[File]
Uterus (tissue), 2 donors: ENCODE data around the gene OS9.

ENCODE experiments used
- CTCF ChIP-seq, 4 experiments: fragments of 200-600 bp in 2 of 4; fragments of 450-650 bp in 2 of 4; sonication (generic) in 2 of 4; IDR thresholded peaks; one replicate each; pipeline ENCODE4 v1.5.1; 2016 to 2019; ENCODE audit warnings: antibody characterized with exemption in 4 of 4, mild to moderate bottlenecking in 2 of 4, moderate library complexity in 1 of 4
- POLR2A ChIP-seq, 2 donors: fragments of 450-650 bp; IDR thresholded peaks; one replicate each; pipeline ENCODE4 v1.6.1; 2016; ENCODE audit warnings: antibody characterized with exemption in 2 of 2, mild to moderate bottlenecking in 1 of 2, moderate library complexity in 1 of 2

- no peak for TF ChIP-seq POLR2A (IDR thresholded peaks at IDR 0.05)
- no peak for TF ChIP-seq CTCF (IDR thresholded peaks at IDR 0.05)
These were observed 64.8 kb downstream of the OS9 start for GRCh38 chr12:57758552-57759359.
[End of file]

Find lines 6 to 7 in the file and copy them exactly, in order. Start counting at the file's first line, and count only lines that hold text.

- no peak for TF ChIP-seq CTCF (IDR thresholded peaks at IDR 0.05)
These were observed 64.8 kb downstream of the OS9 start for GRCh38 chr12:57758552-57759359.